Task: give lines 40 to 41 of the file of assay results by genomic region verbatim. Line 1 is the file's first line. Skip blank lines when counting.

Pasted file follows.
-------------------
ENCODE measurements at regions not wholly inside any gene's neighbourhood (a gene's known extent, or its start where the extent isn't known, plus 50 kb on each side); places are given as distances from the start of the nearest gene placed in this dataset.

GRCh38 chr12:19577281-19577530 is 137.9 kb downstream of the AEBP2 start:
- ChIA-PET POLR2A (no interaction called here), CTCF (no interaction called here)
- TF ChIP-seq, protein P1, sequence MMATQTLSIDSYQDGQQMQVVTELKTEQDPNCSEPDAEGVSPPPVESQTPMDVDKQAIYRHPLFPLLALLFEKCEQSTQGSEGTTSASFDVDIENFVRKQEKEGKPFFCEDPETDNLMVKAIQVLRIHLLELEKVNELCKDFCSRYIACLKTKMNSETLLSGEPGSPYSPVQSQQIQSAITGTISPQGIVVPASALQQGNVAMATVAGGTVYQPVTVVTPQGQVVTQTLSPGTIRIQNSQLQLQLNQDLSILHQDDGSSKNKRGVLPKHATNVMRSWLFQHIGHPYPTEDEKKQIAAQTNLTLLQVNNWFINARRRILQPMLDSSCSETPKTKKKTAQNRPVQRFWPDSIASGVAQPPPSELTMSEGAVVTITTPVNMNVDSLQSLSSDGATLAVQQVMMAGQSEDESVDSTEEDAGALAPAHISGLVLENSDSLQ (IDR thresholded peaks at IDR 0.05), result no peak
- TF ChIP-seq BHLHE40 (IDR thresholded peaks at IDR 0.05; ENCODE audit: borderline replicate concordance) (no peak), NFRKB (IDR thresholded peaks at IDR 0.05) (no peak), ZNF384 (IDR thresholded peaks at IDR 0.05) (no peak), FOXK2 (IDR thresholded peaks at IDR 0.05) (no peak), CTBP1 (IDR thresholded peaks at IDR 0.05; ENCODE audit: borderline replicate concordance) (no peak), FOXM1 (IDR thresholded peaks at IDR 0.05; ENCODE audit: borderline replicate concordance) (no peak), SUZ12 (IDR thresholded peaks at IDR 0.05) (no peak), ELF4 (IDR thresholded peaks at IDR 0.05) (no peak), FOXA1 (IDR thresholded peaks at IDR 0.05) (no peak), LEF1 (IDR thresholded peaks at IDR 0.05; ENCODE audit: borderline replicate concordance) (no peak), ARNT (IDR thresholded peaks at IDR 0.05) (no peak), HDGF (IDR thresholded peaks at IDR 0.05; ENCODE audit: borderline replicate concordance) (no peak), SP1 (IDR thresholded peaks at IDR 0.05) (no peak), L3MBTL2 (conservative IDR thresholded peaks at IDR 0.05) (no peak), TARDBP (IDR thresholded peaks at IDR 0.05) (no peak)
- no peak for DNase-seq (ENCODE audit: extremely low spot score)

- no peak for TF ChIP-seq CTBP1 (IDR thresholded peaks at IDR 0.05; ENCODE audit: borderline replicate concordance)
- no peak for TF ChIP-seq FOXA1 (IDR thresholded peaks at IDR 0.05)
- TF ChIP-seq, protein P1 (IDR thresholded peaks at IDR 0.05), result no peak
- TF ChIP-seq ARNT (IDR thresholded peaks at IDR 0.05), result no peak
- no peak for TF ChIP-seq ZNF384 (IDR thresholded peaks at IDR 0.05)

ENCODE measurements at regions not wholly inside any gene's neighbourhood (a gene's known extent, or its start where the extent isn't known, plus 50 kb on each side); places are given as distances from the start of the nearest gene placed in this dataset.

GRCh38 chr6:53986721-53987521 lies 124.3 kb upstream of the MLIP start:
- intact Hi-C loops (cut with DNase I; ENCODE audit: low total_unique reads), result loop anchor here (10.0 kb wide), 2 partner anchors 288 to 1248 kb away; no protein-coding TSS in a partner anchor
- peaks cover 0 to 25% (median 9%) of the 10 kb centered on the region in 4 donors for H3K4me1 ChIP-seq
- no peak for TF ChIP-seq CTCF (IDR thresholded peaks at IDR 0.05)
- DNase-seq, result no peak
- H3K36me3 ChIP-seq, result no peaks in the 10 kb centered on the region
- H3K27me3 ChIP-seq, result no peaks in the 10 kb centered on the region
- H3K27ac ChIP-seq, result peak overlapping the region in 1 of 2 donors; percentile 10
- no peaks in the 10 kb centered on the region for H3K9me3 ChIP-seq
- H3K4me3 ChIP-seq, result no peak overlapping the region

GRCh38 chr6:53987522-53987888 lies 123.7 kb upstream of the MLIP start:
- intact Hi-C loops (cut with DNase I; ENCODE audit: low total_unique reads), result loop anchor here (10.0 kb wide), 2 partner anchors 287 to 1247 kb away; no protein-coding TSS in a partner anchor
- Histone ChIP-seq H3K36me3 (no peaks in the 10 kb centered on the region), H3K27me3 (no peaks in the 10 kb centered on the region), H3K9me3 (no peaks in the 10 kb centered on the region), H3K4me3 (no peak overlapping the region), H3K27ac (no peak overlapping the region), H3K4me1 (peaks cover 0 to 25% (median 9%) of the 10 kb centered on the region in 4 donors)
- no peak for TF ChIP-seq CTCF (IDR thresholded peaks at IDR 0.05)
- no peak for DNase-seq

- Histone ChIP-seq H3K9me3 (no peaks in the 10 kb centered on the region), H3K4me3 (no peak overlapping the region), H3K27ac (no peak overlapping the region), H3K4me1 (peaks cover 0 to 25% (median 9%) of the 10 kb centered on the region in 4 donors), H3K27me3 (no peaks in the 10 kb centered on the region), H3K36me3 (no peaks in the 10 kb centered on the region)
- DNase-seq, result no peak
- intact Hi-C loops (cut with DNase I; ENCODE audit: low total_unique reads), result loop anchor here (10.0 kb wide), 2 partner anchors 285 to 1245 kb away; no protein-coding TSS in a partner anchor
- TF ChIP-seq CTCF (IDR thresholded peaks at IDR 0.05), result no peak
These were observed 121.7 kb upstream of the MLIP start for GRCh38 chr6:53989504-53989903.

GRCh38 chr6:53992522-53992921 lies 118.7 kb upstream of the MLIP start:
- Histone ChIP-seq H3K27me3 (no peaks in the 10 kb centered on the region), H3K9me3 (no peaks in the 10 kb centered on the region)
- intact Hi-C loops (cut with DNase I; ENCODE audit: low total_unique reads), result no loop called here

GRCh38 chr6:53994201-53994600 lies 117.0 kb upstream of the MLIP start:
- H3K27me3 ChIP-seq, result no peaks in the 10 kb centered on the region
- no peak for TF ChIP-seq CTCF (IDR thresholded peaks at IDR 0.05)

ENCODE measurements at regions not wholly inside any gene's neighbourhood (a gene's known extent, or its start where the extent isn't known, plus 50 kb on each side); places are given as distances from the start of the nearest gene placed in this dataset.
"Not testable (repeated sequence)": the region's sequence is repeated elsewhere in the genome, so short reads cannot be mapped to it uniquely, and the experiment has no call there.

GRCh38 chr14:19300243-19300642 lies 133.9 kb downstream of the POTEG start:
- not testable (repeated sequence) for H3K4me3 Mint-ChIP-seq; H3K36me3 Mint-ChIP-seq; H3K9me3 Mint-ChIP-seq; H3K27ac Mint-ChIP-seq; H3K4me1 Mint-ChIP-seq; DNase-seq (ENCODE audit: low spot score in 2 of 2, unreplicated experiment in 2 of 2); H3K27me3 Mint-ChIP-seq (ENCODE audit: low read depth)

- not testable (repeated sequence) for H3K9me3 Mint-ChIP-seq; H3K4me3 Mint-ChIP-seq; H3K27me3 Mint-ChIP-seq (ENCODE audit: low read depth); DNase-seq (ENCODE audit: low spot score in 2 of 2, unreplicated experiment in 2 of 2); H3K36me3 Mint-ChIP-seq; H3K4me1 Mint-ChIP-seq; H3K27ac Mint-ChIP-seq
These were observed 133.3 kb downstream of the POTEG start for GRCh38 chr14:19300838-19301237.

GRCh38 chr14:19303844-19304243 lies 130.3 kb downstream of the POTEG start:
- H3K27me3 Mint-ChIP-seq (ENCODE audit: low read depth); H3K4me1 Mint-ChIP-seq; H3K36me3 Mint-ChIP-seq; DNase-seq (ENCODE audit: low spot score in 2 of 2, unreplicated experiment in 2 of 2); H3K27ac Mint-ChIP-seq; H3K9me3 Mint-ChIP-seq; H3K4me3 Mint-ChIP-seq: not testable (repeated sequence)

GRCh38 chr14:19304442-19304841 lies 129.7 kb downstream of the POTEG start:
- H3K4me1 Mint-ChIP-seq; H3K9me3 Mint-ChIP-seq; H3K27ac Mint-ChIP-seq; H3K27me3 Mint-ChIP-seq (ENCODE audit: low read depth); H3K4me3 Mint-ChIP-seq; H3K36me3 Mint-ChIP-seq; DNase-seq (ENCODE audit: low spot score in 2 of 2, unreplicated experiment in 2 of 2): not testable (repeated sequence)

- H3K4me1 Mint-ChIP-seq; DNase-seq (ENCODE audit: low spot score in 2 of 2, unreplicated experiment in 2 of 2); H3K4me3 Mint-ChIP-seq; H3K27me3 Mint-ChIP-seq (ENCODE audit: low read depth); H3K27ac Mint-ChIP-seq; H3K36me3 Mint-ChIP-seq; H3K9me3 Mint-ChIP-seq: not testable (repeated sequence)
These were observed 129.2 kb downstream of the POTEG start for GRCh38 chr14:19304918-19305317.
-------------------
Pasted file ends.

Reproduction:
"Not testable (repeated sequence)": the region's sequence is repeated elsewhere in the genome, so short reads cannot be mapped to it uniquely, and the experiment has no call there.

GRCh38 chr14:19300243-19300642 lies 133.9 kb downstream of the POTEG start: